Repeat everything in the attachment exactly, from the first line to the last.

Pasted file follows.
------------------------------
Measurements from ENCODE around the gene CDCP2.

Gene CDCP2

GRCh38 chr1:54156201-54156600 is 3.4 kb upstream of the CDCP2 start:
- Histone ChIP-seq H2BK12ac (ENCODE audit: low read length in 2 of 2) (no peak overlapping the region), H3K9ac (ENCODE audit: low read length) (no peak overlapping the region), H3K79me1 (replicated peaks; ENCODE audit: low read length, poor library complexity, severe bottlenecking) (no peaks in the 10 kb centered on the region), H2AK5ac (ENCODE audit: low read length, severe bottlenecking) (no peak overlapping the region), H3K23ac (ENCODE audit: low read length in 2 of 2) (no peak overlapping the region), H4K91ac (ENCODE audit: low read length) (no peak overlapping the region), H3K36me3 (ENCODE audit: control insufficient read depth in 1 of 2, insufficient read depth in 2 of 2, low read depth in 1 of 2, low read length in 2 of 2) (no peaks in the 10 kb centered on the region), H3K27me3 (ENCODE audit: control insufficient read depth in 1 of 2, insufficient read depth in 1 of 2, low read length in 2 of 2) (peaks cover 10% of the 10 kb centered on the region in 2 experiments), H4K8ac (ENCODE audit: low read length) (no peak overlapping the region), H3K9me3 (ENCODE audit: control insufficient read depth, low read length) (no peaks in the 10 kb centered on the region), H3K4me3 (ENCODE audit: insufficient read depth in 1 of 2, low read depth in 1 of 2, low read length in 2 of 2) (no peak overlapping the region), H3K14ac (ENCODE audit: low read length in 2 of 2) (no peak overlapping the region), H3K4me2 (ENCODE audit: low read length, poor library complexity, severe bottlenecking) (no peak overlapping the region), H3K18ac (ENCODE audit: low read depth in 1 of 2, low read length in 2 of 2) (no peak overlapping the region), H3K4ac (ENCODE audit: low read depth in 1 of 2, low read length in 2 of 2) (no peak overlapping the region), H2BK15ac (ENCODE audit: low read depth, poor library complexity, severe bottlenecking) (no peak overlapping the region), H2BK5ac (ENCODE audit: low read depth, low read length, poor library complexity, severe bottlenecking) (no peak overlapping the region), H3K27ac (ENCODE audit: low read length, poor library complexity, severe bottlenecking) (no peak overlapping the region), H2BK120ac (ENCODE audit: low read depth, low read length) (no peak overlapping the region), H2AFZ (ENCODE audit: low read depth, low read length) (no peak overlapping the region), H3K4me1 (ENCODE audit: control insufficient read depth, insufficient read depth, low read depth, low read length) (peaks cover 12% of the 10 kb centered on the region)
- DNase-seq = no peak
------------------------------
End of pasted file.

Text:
Measurements from ENCODE around the gene CDCP2.

Gene CDCP2

GRCh38 chr1:54156201-54156600 is 3.4 kb upstream of the CDCP2 start:
- Histone ChIP-seq H2BK12ac (ENCODE audit: low read length in 2 of 2) (no peak overlapping the region), H3K9ac (ENCODE audit: low read length) (no peak overlapping the region), H3K79me1 (replicated peaks; ENCODE audit: low read length, poor library complexity, severe bottlenecking) (no peaks in the 10 kb centered on the region), H2AK5ac (ENCODE audit: low read length, severe bottlenecking) (no peak overlapping the region), H3K23ac (ENCODE audit: low read length in 2 of 2) (no peak overlapping the region), H4K91ac (ENCODE audit: low read length) (no peak overlapping the region), H3K36me3 (ENCODE audit: control insufficient read depth in 1 of 2, insufficient read depth in 2 of 2, low read depth in 1 of 2, low read length in 2 of 2) (no peaks in the 10 kb centered on the region), H3K27me3 (ENCODE audit: control insufficient read depth in 1 of 2, insufficient read depth in 1 of 2, low read length in 2 of 2) (peaks cover 10% of the 10 kb centered on the region in 2 experiments), H4K8ac (ENCODE audit: low read length) (no peak overlapping the region), H3K9me3 (ENCODE audit: control insufficient read depth, low read length) (no peaks in the 10 kb centered on the region), H3K4me3 (ENCODE audit: insufficient read depth in 1 of 2, low read depth in 1 of 2, low read length in 2 of 2) (no peak overlapping the region), H3K14ac (ENCODE audit: low read length in 2 of 2) (no peak overlapping the region), H3K4me2 (ENCODE audit: low read length, poor library complexity, severe bottlenecking) (no peak overlapping the region), H3K18ac (ENCODE audit: low read depth in 1 of 2, low read length in 2 of 2) (no peak overlapping the region), H3K4ac (ENCODE audit: low read depth in 1 of 2, low read length in 2 of 2) (no peak overlapping the region), H2BK15ac (ENCODE audit: low read depth, poor library complexity, severe bottlenecking) (no peak overlapping the region), H2BK5ac (ENCODE audit: low read depth, low read length, poor library complexity, severe bottlenecking) (no peak overlapping the region), H3K27ac (ENCODE audit: low read length, poor library complexity, severe bottlenecking) (no peak overlapping the region), H2BK120ac (ENCODE audit: low read depth, low read length) (no peak overlapping the region), H2AFZ (ENCODE audit: low read depth, low read length) (no peak overlapping the region), H3K4me1 (ENCODE audit: control insufficient read depth, insufficient read depth, low read depth, low read length) (peaks cover 12% of the 10 kb centered on the region)
- DNase-seq = no peak